# 2.1] What is nonlinear?

## Description

This article is from the Nonlinear Science FAQ, by James D. Meiss jdm@boulder.colorado.edu with numerous contributions by
others.

# 2.1] What is nonlinear?

In geometry, linearity refers to Euclidean objects: lines, planes, (flat)

three-dimensional space, etc.--these objects appear the same no matter how we

examine them. A nonlinear object, a sphere for example, looks different on

different scales--when looked at closely enough it looks like a plane, and

from a far enough distance it looks like a point.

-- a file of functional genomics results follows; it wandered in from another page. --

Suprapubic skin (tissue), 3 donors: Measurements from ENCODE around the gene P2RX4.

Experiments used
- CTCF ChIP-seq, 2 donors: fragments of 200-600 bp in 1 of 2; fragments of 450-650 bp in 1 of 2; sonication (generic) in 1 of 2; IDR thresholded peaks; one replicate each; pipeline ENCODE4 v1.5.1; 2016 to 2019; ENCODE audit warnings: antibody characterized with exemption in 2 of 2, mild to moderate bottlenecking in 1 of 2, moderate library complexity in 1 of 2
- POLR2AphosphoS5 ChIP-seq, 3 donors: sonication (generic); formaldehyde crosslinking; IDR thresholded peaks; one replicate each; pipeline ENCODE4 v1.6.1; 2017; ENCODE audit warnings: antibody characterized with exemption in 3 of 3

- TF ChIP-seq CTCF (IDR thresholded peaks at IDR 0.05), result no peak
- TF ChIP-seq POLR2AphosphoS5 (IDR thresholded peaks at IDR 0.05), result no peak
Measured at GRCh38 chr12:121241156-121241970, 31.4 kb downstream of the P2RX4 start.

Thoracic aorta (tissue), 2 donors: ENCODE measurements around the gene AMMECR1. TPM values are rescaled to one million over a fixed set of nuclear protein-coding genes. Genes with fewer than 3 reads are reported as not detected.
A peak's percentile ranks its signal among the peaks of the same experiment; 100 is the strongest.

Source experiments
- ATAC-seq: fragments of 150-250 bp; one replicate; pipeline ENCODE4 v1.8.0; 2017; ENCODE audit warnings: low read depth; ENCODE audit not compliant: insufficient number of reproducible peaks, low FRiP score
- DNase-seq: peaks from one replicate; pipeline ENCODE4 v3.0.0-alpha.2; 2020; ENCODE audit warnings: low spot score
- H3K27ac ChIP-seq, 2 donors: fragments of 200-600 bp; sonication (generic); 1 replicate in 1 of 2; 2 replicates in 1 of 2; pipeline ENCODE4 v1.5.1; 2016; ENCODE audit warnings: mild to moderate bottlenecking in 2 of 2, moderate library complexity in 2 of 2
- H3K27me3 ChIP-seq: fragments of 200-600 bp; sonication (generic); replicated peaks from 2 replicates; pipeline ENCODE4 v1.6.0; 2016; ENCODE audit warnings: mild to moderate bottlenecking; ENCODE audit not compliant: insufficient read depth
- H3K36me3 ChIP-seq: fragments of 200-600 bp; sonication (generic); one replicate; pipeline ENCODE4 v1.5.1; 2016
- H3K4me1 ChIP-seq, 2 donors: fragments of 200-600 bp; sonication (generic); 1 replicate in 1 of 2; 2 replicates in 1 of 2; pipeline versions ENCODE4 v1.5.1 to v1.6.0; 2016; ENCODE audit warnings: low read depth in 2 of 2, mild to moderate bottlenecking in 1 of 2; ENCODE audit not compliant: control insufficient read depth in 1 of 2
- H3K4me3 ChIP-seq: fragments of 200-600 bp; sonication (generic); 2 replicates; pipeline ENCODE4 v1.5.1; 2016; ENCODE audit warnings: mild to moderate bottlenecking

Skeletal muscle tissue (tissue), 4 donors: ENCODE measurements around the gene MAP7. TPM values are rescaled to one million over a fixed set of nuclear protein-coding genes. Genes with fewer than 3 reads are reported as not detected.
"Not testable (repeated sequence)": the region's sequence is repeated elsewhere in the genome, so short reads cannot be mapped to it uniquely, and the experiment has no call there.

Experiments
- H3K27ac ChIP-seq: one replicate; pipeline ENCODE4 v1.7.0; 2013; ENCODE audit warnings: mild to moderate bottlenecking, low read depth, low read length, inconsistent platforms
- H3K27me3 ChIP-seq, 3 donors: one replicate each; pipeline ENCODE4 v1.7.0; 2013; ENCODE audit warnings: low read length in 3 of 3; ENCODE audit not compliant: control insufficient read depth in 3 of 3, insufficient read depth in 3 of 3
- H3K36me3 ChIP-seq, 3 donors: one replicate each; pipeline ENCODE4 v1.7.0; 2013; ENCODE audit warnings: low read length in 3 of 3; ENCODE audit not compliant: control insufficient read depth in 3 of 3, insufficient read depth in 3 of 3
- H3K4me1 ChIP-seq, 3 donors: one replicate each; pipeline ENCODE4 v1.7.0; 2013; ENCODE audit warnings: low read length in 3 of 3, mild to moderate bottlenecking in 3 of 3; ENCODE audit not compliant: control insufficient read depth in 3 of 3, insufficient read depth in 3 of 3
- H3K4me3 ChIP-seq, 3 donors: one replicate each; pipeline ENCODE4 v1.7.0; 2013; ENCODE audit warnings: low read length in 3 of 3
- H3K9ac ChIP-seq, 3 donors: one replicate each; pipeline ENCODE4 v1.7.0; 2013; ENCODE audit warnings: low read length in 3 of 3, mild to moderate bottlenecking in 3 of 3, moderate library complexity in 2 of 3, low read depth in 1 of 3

In algebra, we define linearity in terms of functions that have the property

f(x+y) = f(x)+f(y) and f(ax) = af(x). Nonlinear is defined as the negation of

linear. This means that the result f may be out of proportion to the input x

or y. The result may be more than linear, as when a diode begins to pass

current; or less than linear, as when finite resources limit Malthusian

population growth. Thus the fundamental simplifying tools of linear analysis

are no longer available: for example, for a linear system, if we have two

zeros, f(x) = 0 and f(y) = 0, then we automatically have a third zero f(x+y) =

0 (in fact there are infinitely many zeros as well, since linearity implies

that f(ax+by) = 0 for any a and b). This is called the principle of

superposition--it gives many solutions from a few. For nonlinear systems, each

solution must be fought for (generally) with unvarying ardor!

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